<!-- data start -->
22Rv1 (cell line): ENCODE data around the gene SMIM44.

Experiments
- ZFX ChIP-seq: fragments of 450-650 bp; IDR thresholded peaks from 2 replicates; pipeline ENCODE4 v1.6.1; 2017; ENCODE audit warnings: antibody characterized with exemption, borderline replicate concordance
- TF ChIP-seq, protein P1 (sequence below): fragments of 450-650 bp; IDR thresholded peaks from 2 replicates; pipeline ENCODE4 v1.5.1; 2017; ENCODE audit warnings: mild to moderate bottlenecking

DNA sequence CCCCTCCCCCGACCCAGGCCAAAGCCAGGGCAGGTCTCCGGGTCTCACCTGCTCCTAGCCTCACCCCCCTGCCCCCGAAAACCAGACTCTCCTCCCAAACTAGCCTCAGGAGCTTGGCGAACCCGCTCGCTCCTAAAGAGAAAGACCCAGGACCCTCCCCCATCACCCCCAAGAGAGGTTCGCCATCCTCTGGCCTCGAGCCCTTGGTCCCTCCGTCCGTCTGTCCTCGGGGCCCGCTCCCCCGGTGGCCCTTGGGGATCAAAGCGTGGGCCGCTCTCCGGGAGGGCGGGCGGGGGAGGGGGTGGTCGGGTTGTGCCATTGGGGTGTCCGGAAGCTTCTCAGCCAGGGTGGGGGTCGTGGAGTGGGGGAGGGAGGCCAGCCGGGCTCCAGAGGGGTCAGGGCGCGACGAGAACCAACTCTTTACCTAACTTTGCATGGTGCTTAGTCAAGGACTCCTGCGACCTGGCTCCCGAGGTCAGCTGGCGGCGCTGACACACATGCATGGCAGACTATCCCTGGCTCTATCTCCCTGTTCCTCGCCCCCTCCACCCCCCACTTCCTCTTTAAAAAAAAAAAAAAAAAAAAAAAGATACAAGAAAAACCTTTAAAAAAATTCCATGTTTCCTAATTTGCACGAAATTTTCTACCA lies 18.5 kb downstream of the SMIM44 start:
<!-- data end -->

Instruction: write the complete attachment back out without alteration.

22Rv1 (cell line): ENCODE data around the gene SMIM44.

Experiments
- ZFX ChIP-seq: fragments of 450-650 bp; IDR thresholded peaks from 2 replicates; pipeline ENCODE4 v1.6.1; 2017; ENCODE audit warnings: antibody characterized with exemption, borderline replicate concordance
- TF ChIP-seq, protein P1 (sequence below): fragments of 450-650 bp; IDR thresholded peaks from 2 replicates; pipeline ENCODE4 v1.5.1; 2017; ENCODE audit warnings: mild to moderate bottlenecking

DNA sequence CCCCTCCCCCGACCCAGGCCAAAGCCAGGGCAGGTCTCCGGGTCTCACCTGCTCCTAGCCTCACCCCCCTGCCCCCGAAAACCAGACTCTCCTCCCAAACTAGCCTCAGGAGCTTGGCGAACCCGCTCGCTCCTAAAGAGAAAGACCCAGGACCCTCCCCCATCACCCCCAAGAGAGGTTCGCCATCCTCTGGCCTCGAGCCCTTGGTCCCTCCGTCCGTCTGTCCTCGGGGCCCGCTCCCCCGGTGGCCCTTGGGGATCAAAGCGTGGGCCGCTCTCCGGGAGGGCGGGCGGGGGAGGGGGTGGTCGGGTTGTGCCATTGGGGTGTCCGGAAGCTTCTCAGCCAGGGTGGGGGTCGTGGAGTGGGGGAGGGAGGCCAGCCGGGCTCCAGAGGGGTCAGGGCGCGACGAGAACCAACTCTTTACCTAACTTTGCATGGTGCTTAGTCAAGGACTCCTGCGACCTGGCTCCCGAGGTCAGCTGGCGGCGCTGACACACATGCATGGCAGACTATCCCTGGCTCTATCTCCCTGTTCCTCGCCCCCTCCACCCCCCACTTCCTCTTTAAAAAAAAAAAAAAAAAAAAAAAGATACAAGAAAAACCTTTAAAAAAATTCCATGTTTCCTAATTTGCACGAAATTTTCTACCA lies 18.5 kb downstream of the SMIM44 start: